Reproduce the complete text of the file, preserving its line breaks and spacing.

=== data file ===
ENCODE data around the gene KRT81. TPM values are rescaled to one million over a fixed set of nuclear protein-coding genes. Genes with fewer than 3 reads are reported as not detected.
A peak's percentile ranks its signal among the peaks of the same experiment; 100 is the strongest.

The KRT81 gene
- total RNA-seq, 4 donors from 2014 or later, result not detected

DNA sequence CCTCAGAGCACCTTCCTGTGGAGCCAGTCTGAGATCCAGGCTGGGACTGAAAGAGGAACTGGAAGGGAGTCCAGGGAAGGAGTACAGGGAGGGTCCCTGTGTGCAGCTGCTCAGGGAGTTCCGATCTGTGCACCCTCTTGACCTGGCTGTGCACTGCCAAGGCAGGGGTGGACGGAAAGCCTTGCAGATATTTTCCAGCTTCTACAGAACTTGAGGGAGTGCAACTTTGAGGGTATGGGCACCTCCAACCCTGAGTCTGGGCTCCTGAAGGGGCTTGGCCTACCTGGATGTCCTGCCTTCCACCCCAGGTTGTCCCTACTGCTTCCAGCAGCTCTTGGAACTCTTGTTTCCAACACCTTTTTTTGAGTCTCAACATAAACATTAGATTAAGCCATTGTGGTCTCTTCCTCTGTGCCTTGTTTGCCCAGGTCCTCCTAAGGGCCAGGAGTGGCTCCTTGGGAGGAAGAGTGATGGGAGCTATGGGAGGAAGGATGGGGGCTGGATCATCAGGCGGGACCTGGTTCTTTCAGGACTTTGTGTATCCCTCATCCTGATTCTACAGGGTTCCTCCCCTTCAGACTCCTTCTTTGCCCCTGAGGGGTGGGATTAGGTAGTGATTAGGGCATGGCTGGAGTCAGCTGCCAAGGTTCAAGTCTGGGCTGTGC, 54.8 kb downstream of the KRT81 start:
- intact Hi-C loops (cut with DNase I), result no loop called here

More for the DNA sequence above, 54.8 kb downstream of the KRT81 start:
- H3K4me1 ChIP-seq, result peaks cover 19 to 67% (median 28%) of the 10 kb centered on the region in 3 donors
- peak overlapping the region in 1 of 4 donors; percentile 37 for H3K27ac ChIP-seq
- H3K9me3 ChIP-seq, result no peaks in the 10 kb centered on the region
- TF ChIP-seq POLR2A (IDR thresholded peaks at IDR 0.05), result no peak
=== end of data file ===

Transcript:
ENCODE data around the gene KRT81. TPM values are rescaled to one million over a fixed set of nuclear protein-coding genes. Genes with fewer than 3 reads are reported as not detected.
A peak's percentile ranks its signal among the peaks of the same experiment; 100 is the strongest.

The KRT81 gene
- total RNA-seq, 4 donors from 2014 or later, result not detected

DNA sequence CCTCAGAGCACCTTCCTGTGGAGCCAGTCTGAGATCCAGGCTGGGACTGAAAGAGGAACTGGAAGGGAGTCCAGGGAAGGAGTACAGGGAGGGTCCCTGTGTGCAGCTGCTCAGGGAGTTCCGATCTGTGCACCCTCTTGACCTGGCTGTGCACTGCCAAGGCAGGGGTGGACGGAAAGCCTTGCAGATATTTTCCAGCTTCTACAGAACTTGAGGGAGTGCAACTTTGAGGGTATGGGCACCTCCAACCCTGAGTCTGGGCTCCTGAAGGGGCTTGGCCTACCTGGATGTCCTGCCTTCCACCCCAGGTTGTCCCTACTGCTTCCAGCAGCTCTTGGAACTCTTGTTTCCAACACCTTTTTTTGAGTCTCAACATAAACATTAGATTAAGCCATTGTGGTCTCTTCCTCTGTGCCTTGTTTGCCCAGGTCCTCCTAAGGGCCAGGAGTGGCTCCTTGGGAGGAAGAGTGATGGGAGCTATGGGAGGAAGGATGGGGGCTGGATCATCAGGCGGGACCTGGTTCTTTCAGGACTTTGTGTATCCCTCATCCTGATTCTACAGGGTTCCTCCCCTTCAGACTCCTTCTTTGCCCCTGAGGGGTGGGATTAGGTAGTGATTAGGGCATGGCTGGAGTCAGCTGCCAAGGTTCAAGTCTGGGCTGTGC, 54.8 kb downstream of the KRT81 start:
- intact Hi-C loops (cut with DNase I), result no loop called here

More for the DNA sequence above, 54.8 kb downstream of the KRT81 start:
- H3K4me1 ChIP-seq, result peaks cover 19 to 67% (median 28%) of the 10 kb centered on the region in 3 donors
- peak overlapping the region in 1 of 4 donors; percentile 37 for H3K27ac ChIP-seq
- H3K9me3 ChIP-seq, result no peaks in the 10 kb centered on the region
- TF ChIP-seq POLR2A (IDR thresholded peaks at IDR 0.05), result no peak